One of my absolutely favorite military stories involves a simple, low-level admin screw-up half a century ago that had major historical consequences. It was August 1965, and out in the Western Pacific, American Navy and Marine forces were planning an amphibious assault on Viet Cong forces threatening the airbase under construction at Chu Lai in southern I Corps, the northernmost war zone in South Vietnam. There was a garage full of moving parts to what was being planned as the first regiment-sized assault on enemy forces involving men, ships, helicopters, and landing craft all converging in the South China Sea off the coast of Vietnam. As D-Day approached, hard-pressed Marine clerks were scrambling to get a huge raft of operational orders typed and distributed to the various forces involved. That’s when Mr. Murphy, the bane of all military operations from the dawn of time, paid a visit to the headquarters planning Operation Satellite.
With sleep-deprived administrators bleeding from the eyes and deafened by the clatter of typewriters hammering out final orders and instructions, there was a major power outage. The lights went out but the work had to continue, so the clerks at headquarters of the III Marine Amphibious Force fired up some candles and continued to pound out the paperwork by candlelight. That’s when Operation Satellite became Operation Starlite. Some pressured Marine typist—likely a luckless lance corporal trapped behind lines of file cabinets—squinted in the dark, let his fingers wander from the home row on a beat-up Underwood, and renamed an operation that became a landmark in America’s long, bloody war in Vietnam. By the time the error was discovered, work was too far advanced to stop for rewrites, so Operation Satellite became Operation Starlite by default and desperation.
It’s this kind of little story behind the big event that makes military history, particularly the history of the war in Vietnam so fascinating to me and so many others as we contemplate the anniversary of the unsatisfactory end of hostilities this year. Here’s another example related to Operation Satellite/Starlite that exhibits the minor occurrences that often spur or influence larger events on battlefields. According to Otto Lehrack, Marine author and prolific expert on Operation Starlite, the primary impetus for the operation was a 17-year-old Viet Cong defector who wandered into South Vietnamese Army lines one day claiming that his unit was planning a strike on the American base at Chu Lai. An ARVN general commanding South Vietnamese forces in the area bought the kid’s story and contacted Marine Lieutenant General Lew Walt to pass along the intelligence. Marine units monitoring VC radio transmissions were able to confirm the information and before long, thousands of men and tons of materiel were moving into position for immediate response to a story told by one scrawny VC teenager who decided for some reason that he was playing on the wrong team.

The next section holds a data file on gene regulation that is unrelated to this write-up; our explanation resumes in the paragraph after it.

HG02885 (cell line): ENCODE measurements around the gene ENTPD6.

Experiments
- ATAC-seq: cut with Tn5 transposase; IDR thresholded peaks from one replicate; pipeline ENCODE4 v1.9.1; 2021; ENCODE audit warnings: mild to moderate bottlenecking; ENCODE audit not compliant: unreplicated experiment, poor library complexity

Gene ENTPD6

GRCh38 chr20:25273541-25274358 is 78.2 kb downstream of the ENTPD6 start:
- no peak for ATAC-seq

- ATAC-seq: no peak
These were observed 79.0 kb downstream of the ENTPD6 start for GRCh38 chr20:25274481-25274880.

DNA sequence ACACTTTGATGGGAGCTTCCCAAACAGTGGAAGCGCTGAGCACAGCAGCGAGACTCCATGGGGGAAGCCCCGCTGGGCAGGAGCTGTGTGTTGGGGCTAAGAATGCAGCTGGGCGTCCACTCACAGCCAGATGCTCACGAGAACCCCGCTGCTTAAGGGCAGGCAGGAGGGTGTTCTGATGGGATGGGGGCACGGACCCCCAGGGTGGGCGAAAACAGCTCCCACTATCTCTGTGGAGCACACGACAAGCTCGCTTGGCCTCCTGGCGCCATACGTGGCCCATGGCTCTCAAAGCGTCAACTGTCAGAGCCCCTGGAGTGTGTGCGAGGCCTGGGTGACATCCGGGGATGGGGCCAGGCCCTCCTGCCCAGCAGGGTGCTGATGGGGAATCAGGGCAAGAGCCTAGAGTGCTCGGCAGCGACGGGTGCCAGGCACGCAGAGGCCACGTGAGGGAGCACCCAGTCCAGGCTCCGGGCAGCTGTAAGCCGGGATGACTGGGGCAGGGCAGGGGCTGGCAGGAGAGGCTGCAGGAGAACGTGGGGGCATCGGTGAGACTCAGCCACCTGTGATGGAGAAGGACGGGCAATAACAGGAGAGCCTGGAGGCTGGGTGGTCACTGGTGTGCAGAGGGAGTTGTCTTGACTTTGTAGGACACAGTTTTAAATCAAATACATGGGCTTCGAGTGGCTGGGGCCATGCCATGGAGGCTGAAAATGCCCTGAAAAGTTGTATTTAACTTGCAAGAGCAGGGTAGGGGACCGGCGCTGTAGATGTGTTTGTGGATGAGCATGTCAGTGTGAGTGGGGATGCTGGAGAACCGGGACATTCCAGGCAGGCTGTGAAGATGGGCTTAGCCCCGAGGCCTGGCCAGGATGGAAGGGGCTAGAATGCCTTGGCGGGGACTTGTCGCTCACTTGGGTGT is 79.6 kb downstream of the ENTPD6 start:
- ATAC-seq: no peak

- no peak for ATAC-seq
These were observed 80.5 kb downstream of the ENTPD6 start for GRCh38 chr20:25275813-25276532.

While these little background incidents are interesting—even entertaining to those of us involved at the time—it’s really the big picture that counts in the history of America’s long, frustrating war in Southeast Asia during the 1960s and 1970s. What followed the VC teen’s revelation on Aug. 18, 1965, D-Day for the renamed Operation Starlite in the area of Van Tuong, 15 miles south of Chu Lai, was essentially the first major, large-scale operation against enemy forces by a purely American unit in the Vietnam War. It was also confirmation for the U.S. Navy and Marine Corps that large-scale amphibious operations, honed to perfection during the island-hopping campaigns of World War II, were still relevant in the age of guerilla warfare and asymmetrical combat. A lethal task force of amphibious and fire support ships, squadrons of Navy and Marine aircraft, and four battalions of Marine infantry hit beaches and landing zones to tangle in bloody combat with a main-force Viet Cong unit only about one-fifth the size of the American ground force.
Operation Starlite lasted for a full week after the initial landings and involved some brutal combat that offered practical lessons for everyone involved on both sides of the fight. One of the biggest and steepest learning curves for American forces involved the nature, tenacity, and combat prowess of the enemy they faced in Vietnam. The Viet Cong, later reinforced and largely displaced by regular North Vietnamese Army units, were a force to be reckoned with in a serious manner. If after-action reports at this remove can be relied on as an accurate measure (U.S. casualties: 51 KIA; 200-plus wounded, VC: 600-plus KIA; wounded unknown) the American forces clearly came out on top of the fighting. The real lesson for all involved from that day in August 1965 and for ten long years thereafter was clear and disturbing for all involved in and out of uniform. The days of imagining the VC to be a bunch of under-supplied, pajama-clad, junior varsity, part-time guerillas ended with Operation Starlite.